Happy new decade burritos! I hope these first couple weeks of 2010 have brought many tasty meals to your tables. It's wintertime, and I don't have an oven. I had never really given much thought to this, but spending the winter in Istanbul in an oven-free apartment has really driven home how much my memories of winter's home-cooked meals have been baked in an oven.
But we must persevere! So, here's a dish that is creamy and luscious and very comforting, and for all you New Yorkers, can be done without having to find new storage for your shoes, or books, or whatever trinkets you banish from vision in the depths of your oven.
It's a risotto made with buckwheat groats and radicchio di Treviso. buckwheat? radicchio? Though it might sound out of your comfort zone, trust me and try it. You'll discover a new obsession.
With grandparents living on the Italian border, El Burrito grew up eating radicchio and is always asking that I incorporate it into our meals. Problem is, I don't really like it-- the average sort found in a salad is too bitter for me. But the radicchio di Treviso is a totally different deal that is incredibly well suited for cooking, turning the corner from bitter and crunchy to almost sweet and meltingly soft without much effort. I wouldn't substitute another type of radicchio, you'll miss the succulence and substance of this particular breed and I can't promise the result will be memorable.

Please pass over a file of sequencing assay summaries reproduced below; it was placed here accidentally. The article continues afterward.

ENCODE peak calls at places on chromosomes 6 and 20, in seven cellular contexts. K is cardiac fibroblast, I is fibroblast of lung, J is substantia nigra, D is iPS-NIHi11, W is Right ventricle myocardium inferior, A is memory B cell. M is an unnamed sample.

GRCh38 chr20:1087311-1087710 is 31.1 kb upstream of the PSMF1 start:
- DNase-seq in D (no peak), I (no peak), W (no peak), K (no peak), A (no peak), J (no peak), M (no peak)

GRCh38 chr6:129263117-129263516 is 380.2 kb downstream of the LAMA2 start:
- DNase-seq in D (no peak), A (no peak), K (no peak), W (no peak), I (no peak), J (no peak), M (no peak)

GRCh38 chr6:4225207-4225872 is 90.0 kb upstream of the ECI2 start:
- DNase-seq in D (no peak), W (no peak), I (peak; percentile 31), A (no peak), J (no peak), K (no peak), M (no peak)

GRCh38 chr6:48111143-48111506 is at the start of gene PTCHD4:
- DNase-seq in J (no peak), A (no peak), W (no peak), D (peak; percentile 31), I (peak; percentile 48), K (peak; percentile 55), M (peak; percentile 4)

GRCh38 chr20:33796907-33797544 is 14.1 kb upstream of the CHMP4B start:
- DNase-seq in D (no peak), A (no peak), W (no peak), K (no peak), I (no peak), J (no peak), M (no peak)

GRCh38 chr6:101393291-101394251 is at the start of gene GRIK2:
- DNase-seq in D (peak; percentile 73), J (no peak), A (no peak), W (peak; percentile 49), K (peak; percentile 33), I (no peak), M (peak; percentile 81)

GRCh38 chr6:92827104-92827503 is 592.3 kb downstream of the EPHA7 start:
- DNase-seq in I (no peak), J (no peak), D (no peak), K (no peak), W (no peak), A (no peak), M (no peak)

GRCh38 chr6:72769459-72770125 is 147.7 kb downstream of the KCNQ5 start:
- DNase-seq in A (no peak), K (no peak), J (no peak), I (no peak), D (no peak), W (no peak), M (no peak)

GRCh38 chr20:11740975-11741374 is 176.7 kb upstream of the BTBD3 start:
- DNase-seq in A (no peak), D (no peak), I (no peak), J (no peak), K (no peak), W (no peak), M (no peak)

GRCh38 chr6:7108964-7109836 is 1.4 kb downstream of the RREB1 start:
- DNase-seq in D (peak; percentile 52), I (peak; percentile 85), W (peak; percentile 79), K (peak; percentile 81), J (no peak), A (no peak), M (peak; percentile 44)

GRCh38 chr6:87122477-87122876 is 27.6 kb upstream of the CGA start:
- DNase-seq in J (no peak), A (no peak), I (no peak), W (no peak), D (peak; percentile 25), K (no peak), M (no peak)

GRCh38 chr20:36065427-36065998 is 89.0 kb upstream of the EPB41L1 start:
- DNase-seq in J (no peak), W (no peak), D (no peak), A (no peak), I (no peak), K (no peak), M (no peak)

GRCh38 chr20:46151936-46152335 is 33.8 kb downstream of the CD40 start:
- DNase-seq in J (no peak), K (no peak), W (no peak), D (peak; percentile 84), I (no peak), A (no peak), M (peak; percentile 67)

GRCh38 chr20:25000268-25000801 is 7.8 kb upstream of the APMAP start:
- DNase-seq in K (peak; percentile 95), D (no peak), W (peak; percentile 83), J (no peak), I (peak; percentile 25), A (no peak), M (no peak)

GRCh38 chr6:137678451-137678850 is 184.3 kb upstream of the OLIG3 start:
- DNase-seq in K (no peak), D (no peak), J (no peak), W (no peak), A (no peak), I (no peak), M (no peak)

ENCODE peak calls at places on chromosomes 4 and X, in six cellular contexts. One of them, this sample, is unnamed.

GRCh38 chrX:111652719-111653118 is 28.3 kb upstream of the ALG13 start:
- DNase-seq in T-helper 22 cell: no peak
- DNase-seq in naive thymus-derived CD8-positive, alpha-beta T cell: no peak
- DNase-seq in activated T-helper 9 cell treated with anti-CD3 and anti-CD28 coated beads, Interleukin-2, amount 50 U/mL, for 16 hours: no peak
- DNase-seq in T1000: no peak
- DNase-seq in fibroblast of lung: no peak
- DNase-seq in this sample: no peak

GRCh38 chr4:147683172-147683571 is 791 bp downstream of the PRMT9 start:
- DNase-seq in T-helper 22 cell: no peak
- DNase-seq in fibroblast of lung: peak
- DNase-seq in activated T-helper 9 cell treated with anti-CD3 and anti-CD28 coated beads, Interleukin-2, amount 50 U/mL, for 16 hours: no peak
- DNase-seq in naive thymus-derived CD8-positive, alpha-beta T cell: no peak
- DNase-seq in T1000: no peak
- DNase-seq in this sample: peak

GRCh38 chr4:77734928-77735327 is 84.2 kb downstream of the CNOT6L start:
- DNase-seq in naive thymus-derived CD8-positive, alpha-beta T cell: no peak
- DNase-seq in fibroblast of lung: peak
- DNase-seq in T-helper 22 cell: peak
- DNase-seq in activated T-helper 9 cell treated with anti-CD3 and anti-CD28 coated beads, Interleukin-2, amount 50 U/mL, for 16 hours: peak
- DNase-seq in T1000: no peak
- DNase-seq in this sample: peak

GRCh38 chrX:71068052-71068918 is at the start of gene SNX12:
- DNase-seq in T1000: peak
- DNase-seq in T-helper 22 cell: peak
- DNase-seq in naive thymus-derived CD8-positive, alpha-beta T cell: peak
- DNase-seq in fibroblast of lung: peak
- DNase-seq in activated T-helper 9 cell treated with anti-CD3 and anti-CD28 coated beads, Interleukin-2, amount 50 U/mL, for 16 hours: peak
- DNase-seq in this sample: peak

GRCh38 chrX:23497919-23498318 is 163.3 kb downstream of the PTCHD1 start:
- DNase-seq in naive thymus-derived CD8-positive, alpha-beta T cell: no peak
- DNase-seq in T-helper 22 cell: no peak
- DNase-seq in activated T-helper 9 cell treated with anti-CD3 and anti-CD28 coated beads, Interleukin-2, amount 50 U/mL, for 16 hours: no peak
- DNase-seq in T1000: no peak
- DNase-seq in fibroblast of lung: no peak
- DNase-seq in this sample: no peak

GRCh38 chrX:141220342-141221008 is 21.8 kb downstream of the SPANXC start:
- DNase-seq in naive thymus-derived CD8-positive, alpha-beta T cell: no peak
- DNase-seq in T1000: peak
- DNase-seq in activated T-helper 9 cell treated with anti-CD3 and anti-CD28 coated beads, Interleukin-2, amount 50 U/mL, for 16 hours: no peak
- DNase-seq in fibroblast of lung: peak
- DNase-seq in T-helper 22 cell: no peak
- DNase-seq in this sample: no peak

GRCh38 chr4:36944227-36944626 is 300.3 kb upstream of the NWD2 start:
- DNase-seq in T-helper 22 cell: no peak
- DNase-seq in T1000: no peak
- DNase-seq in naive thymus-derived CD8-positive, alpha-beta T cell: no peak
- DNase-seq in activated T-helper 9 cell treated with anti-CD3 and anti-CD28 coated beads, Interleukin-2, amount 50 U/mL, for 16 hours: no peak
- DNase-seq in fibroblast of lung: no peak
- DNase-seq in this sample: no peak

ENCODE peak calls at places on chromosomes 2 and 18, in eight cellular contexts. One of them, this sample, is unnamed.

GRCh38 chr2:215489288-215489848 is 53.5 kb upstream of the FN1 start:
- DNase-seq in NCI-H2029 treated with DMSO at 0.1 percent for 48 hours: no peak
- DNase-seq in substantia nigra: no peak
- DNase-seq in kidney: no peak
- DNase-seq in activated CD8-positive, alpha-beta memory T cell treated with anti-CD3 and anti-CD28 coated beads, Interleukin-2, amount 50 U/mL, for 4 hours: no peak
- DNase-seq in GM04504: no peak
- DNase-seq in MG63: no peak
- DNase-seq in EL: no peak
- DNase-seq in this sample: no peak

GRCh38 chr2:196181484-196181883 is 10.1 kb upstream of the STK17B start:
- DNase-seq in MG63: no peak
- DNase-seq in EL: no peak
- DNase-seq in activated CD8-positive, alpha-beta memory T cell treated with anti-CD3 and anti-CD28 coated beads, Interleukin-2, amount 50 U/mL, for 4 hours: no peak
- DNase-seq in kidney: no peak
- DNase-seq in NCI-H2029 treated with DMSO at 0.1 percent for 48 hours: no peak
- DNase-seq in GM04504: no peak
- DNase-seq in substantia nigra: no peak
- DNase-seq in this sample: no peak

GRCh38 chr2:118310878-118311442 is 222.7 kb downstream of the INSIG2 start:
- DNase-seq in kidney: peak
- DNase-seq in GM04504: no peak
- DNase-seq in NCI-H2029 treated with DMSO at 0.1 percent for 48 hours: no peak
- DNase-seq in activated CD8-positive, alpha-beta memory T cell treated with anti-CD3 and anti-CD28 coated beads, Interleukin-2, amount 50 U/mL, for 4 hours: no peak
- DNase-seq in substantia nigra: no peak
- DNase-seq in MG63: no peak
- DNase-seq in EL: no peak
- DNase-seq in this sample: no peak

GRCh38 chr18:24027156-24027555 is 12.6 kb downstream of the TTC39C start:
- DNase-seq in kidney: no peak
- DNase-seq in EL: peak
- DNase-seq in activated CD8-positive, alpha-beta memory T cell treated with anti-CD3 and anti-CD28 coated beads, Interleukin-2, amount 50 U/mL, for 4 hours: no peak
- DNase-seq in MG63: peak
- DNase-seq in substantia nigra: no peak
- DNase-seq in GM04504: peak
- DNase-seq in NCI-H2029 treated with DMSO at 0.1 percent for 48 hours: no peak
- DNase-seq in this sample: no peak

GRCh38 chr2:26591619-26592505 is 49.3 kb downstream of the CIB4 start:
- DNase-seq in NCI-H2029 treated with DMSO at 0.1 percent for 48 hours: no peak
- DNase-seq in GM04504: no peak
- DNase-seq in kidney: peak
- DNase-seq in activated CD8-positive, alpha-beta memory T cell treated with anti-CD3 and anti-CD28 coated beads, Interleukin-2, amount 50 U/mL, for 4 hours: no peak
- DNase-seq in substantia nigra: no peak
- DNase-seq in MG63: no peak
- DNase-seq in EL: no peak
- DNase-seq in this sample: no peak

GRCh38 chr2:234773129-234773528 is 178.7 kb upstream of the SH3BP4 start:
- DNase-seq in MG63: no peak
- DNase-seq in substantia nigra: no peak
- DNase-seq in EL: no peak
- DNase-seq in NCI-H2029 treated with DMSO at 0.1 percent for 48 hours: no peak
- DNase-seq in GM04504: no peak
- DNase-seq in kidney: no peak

Buckwheat you may know from soba noodles or perhaps sarrasin crepes from Brittany. It's a very healthy whole grain full of fiber and high quality protein (containing all eight essential amino acids) and minerals, but it doesn't have any gluten, so I've added some short-grain rice to the dish to ensure the creamy goodness of a classic risotto.
buckwheat risotto with radicchio di treviso
1 cup buckwheat groats
1 cup shortgrain rice
4 heads radicchio di Treviso
1 L vegetable or chicken stock
2 teaspoons aged balsamic vinegar (thick & syrupy)
1/2 c. red wine
1/2 c. grated parmesan + more to serve at the table
good sea salt
Heat the stock and leave simmering. Wash the radicchio, separate the leaves, and roughly chop them into 2 cm. pieces. Finely dice the shallot. Heat some olive oil in a large pan, add the chopped shallot, and cook until translucent. Add the chopped radicchio and saute for a couple minutes until completely softened. Add the buckwheat and rice and stir until the grains are coated in oil. Pour in the wine and let it evaporate. Start adding the warmed stock cup by cup, stirring after each pour until each addition has been absorbed. Don't get impatient, this will take about 20 minutes, but it's the only way to get a lusciously creamy risotto. Once the rice is tender, stir in the 2 teaspoons of aged balsamic vinegar and the grated parmesan. Season to taste with some sea salt and serve immediately.